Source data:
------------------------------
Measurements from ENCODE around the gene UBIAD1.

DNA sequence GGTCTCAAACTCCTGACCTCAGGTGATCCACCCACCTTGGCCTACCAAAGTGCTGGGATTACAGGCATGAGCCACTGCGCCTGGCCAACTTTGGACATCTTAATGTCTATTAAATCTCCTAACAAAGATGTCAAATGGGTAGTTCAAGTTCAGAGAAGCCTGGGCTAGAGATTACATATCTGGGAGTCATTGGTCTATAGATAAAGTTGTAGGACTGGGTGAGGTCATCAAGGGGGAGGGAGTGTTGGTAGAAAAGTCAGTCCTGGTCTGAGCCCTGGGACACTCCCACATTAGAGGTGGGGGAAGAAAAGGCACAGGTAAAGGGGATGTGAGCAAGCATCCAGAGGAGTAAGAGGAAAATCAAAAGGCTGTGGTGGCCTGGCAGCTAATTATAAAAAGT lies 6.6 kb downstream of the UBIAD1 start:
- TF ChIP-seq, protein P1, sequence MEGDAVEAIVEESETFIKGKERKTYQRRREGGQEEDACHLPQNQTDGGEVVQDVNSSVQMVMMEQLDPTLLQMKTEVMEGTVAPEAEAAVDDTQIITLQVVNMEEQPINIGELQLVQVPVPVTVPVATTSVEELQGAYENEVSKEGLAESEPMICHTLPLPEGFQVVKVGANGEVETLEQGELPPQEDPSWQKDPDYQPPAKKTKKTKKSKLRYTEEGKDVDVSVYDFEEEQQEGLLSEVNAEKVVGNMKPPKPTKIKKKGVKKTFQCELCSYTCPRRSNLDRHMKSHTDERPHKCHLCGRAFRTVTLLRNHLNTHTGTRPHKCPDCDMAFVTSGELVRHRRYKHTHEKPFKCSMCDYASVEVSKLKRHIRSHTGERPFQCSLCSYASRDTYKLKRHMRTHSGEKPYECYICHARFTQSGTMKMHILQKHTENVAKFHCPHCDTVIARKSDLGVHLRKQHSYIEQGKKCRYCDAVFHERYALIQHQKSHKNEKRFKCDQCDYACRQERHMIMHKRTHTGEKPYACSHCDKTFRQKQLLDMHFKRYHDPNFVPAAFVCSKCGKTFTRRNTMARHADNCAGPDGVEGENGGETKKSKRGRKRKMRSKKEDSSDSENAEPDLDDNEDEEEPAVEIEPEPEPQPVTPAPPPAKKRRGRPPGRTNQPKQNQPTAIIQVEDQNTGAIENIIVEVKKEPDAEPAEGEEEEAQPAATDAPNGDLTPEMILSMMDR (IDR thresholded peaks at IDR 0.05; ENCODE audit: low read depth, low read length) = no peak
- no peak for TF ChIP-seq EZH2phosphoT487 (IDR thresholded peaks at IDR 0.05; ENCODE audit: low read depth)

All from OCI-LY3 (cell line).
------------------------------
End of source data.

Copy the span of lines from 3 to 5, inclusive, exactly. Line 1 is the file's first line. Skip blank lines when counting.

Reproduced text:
- TF ChIP-seq, protein P1, sequence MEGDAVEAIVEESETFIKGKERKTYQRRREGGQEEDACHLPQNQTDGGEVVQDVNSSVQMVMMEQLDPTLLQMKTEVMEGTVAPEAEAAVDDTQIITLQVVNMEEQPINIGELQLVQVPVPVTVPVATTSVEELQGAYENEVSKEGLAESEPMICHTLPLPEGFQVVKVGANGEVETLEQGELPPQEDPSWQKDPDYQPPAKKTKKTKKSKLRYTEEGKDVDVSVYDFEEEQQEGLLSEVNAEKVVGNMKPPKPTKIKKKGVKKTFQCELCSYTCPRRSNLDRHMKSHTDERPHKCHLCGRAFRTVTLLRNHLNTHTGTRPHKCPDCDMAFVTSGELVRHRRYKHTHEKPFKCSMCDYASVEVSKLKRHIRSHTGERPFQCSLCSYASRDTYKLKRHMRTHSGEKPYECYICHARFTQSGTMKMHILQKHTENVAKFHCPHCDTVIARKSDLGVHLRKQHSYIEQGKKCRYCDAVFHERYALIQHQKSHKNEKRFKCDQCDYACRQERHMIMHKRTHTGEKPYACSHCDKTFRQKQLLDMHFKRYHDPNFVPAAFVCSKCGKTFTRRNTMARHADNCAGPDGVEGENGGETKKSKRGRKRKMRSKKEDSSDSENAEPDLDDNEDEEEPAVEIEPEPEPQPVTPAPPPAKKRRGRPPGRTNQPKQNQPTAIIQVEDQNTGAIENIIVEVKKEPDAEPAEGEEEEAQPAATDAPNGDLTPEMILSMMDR (IDR thresholded peaks at IDR 0.05; ENCODE audit: low read depth, low read length) = no peak
- no peak for TF ChIP-seq EZH2phosphoT487 (IDR thresholded peaks at IDR 0.05; ENCODE audit: low read depth)

All from OCI-LY3 (cell line).